WASHINGTON Broadcasters who transgress the federal government's indecency standards now will have to pay as much as $325,000 per violation.
President Bush signed into law June 15 legislation increasing by tenfold the maximum fine for indecency on television and radio. The Broadcast Decency Enforcement Act increases the maximum fine that can be levied by the Federal Communications Commission from $32,500 to $325,000.
During the signing ceremony at the White House, Bush commended Congress for sending legislation to him that will "help American parents by making broadcast television and radio more family friendly."
"Parents are the first line of defense [in supervising what children watch and listen to], but broadcasters and the electronics industry must play a valuable role in protecting our children from obscene and indecent programming," the president told an audience that included pro-family advocates and members of Congress. "Unfortunately, in recent years, broadcast programming has too often pushed the bounds of decency."
Indecency complaints to the FCC have grown "from just hundreds per year to hundreds of thousands" since 2000, Bush said. "In other words, people are saying, 'We're tired of it, and we expect the government to do something about it.'"
A maximum fine of $32,500 "is meaningless" for some broadcasters, Bush said. "It's relatively painless for them when they violate decency standards. By allowing the FCC to levy stiffer and more meaningful fines on broadcasters who violate decency standards, this law will ensure that broadcasters take seriously their duty to keep the public airwaves free of obscene, profane and indecent material."
Supporters of the legislation hailed the law's enactment as an important victory in the effort to reduce broadcast indecency.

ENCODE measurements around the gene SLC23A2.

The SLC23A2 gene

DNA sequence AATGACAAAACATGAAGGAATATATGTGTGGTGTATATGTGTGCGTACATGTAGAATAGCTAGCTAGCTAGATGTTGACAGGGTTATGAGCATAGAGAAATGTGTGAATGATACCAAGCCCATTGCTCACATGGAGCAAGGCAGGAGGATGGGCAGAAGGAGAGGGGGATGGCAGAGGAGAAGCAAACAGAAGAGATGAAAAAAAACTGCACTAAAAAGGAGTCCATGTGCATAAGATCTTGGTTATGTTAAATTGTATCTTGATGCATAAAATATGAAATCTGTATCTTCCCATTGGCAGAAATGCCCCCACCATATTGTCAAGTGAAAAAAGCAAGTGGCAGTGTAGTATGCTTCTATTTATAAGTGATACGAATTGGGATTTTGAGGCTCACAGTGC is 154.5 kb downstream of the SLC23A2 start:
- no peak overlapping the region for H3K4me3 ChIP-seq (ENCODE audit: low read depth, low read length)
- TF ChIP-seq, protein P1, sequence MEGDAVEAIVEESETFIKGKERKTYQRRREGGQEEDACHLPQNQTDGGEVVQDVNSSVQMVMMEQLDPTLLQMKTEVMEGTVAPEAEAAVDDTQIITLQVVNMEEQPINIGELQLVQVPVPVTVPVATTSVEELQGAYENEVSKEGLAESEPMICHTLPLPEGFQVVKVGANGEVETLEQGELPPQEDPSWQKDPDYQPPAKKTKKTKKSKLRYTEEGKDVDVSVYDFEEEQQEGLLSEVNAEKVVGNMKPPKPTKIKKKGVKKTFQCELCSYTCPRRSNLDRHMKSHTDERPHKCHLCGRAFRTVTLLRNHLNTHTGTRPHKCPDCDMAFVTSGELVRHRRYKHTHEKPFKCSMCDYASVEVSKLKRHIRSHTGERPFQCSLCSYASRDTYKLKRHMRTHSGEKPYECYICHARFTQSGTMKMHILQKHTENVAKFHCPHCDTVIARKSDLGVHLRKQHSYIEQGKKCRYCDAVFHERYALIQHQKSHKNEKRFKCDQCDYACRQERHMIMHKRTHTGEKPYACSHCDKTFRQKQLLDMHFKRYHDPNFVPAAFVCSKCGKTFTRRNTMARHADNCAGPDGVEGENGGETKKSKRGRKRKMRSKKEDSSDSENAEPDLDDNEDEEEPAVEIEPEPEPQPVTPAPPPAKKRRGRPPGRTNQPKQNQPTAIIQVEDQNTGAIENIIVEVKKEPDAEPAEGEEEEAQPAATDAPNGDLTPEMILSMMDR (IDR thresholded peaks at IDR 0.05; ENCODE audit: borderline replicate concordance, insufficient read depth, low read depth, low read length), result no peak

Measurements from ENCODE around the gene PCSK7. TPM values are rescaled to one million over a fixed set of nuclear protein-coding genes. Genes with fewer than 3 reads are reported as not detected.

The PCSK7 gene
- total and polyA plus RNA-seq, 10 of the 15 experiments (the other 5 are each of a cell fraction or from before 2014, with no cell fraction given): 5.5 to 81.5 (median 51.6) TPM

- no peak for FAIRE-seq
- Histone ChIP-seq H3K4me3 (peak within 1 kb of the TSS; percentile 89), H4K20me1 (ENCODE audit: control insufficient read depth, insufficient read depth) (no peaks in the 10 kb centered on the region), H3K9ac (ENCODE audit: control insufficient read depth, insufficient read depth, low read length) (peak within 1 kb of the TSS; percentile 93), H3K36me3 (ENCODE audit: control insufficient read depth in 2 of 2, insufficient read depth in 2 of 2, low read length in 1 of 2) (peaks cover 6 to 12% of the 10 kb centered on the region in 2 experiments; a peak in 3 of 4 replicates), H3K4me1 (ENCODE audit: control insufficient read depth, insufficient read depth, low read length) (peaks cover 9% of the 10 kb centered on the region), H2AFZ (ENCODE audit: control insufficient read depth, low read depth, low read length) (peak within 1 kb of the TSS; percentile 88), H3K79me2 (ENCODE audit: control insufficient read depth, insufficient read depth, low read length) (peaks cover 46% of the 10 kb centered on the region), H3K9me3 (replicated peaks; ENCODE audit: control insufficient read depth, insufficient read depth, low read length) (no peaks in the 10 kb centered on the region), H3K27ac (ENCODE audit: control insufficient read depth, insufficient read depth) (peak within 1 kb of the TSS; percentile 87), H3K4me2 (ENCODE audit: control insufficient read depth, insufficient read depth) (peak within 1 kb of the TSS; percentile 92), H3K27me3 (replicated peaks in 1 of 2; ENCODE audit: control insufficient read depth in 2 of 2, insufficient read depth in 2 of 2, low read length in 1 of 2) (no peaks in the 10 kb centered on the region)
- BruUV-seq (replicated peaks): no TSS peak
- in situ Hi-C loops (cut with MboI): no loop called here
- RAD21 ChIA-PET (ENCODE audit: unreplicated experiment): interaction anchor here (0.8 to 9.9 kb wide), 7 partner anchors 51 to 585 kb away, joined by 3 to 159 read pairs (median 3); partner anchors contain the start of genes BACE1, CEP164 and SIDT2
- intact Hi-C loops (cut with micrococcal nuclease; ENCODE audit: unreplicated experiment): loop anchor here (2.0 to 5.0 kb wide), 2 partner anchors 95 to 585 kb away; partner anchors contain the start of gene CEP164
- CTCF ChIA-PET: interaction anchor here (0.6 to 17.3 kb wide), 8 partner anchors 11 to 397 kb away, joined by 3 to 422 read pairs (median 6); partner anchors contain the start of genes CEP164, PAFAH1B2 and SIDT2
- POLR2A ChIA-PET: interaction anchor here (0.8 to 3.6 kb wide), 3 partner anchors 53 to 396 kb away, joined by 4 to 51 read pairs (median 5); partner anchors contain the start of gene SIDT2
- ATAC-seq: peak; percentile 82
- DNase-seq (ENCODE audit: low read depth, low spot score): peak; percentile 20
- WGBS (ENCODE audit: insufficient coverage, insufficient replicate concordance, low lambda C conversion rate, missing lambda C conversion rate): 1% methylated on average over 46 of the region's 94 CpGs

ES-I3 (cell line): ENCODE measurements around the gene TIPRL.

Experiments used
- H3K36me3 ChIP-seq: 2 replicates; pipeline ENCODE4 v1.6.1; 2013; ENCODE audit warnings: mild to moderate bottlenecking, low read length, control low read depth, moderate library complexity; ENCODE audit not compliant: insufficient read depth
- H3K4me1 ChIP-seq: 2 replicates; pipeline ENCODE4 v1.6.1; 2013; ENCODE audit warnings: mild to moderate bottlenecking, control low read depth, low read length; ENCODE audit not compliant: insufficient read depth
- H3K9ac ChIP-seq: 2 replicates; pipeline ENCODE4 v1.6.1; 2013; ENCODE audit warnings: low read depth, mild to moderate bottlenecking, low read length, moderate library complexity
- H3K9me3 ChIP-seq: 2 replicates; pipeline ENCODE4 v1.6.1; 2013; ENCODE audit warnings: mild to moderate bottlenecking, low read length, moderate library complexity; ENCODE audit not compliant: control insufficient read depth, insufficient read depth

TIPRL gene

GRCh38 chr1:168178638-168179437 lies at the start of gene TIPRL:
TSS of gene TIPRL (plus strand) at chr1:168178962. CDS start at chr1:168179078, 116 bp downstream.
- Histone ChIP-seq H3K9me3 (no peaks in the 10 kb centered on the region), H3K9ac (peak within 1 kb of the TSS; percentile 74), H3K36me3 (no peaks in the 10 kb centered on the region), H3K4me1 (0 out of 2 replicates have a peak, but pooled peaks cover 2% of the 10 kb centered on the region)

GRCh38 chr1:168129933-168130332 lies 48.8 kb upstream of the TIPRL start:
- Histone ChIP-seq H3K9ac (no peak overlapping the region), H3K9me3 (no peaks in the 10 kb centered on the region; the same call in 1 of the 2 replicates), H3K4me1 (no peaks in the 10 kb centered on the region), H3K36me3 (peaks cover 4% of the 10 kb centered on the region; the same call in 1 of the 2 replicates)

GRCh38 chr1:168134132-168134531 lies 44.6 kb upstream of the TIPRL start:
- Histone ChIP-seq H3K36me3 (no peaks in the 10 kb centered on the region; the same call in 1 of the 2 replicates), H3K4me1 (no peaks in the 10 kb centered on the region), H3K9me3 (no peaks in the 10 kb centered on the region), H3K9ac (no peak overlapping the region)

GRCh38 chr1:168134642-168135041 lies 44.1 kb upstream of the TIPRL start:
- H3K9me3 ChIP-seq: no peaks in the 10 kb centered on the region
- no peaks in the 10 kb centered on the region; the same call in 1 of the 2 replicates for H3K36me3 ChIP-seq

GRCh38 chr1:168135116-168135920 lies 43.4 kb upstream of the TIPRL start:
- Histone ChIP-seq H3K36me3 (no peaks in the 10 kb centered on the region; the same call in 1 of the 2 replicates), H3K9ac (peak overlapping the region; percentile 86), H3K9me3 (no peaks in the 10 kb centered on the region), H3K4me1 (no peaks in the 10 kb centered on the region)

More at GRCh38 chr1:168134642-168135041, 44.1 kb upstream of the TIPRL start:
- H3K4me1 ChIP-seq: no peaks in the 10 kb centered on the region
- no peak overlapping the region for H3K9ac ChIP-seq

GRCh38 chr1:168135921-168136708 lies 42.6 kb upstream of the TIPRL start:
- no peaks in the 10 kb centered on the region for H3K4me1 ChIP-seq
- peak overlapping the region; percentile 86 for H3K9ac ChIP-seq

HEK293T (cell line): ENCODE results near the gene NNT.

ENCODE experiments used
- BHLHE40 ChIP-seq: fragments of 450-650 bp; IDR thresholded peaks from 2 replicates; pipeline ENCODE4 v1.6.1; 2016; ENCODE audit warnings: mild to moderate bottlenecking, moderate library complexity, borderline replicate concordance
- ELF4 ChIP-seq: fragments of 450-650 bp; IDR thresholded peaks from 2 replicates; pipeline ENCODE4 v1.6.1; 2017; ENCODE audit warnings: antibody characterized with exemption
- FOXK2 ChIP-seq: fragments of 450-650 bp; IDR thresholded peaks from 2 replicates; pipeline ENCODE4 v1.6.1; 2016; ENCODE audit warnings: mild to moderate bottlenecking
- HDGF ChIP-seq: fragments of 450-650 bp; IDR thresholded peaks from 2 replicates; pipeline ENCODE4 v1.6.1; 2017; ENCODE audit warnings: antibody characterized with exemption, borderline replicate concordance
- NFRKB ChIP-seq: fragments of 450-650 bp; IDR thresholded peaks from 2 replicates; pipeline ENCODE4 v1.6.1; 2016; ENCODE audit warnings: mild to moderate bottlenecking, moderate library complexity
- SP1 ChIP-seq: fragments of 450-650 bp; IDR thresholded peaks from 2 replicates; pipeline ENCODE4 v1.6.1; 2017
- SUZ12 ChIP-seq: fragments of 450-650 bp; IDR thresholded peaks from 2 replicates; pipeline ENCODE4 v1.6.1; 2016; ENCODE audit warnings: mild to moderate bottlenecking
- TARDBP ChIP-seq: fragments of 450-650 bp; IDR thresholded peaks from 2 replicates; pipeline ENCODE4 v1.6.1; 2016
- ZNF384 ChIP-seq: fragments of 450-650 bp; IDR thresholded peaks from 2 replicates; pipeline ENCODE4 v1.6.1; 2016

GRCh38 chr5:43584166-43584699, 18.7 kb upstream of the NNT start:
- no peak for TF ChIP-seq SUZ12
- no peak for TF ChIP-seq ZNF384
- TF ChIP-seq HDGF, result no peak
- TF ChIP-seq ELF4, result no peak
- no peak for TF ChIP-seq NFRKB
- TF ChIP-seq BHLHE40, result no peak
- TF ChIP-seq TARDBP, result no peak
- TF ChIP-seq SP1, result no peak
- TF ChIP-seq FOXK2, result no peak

"Hopefully, the media giants will hear the message loud and clear -- the American people own the public airwaves and have a right to reclaim a greater sense of decency and control over the airwaves," Tony Perkins, president of Family Research Council, said in a written statement. "No longer will indecency fines be viewed as an irrelevant cost of doing business."
Wendy Wright, president of Concerned Women for America, said in a written release there is now "a means to hold [irresponsible broadcasters] accountable. A powerful tool at parents' disposal to protect their kids is a direct line to the FCC to get broadcasters where it counts in the pocketbook."
The House of Representatives passed the bill June 7 in a 379-35 vote. The Senate had approved the same measure, which was sponsored by Sen. Sam Brownback, R.-Kan., in May.
House sponsors decided to act on the Senate bill rather than seek to work out a compromise between a more stringent version they gained passage of last year and the other chamber's measure. The House bill, approved in a 389-38 vote in February 2005, would have increased the maximum fine per violation to $500,000 and required a license revocation hearing for a station after a third violation. Rep. Fred Upton, R.-Mich., sponsored the House version and handled the Senate bill in his chamber.
Senate Majority Leader Bill Frist of Tennessee used a parliamentary maneuver to gain the bill's passage in his chamber after it appeared the measure might remain stuck in the Commerce, Science and Transportation Committee. The procedure enabled Frist to bring the proposal directly to the Senate floor without committee approval. No senator objected to the bill, so it passed by unanimous consent.
Pro-family organizations have long criticized the sexual content, plus obscene and profane language, on prime-time television. The 2004 Super Bowl halftime show pushed the issue into the national spotlight and motivated Congress to take action. Janet Jackson's exposure on national TV capped a controversial show and brought a deluge of criticism from many Americans, including legislators and the FCC.
In 2004, both houses overwhelmingly approved bills increasing indecency fines, but differences could not be worked out, causing them to die when Congress adjourned.
The legislation does not directly affect cable or satellite programming. The FCC is able to regulate only broadcast radio and television. On TV, that includes such networks as ABC, CBS, NBC and Fox.